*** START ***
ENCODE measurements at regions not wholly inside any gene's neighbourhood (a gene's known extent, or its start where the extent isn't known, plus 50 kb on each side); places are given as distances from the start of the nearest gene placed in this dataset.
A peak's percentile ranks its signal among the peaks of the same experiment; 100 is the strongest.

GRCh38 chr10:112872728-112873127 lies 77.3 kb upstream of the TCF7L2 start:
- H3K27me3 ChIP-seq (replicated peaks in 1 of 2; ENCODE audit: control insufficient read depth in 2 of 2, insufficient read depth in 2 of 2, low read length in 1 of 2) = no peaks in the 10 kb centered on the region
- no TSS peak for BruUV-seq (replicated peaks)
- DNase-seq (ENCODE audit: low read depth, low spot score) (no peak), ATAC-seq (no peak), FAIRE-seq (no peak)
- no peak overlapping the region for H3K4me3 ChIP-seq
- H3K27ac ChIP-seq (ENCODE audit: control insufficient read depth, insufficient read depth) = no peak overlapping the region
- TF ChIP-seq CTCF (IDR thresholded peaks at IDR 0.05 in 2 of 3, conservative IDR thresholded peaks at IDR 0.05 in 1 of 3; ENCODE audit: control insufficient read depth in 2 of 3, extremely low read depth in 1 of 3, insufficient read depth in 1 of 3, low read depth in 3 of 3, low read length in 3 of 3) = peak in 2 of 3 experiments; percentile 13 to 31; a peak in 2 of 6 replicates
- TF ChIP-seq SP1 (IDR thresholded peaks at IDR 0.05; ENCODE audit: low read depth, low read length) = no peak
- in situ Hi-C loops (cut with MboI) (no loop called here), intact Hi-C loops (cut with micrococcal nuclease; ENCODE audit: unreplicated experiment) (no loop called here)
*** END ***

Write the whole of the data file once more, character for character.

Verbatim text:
ENCODE measurements at regions not wholly inside any gene's neighbourhood (a gene's known extent, or its start where the extent isn't known, plus 50 kb on each side); places are given as distances from the start of the nearest gene placed in this dataset.
A peak's percentile ranks its signal among the peaks of the same experiment; 100 is the strongest.

GRCh38 chr10:112872728-112873127 lies 77.3 kb upstream of the TCF7L2 start:
- H3K27me3 ChIP-seq (replicated peaks in 1 of 2; ENCODE audit: control insufficient read depth in 2 of 2, insufficient read depth in 2 of 2, low read length in 1 of 2) = no peaks in the 10 kb centered on the region
- no TSS peak for BruUV-seq (replicated peaks)
- DNase-seq (ENCODE audit: low read depth, low spot score) (no peak), ATAC-seq (no peak), FAIRE-seq (no peak)
- no peak overlapping the region for H3K4me3 ChIP-seq
- H3K27ac ChIP-seq (ENCODE audit: control insufficient read depth, insufficient read depth) = no peak overlapping the region
- TF ChIP-seq CTCF (IDR thresholded peaks at IDR 0.05 in 2 of 3, conservative IDR thresholded peaks at IDR 0.05 in 1 of 3; ENCODE audit: control insufficient read depth in 2 of 3, extremely low read depth in 1 of 3, insufficient read depth in 1 of 3, low read depth in 3 of 3, low read length in 3 of 3) = peak in 2 of 3 experiments; percentile 13 to 31; a peak in 2 of 6 replicates
- TF ChIP-seq SP1 (IDR thresholded peaks at IDR 0.05; ENCODE audit: low read depth, low read length) = no peak
- in situ Hi-C loops (cut with MboI) (no loop called here), intact Hi-C loops (cut with micrococcal nuclease; ENCODE audit: unreplicated experiment) (no loop called here)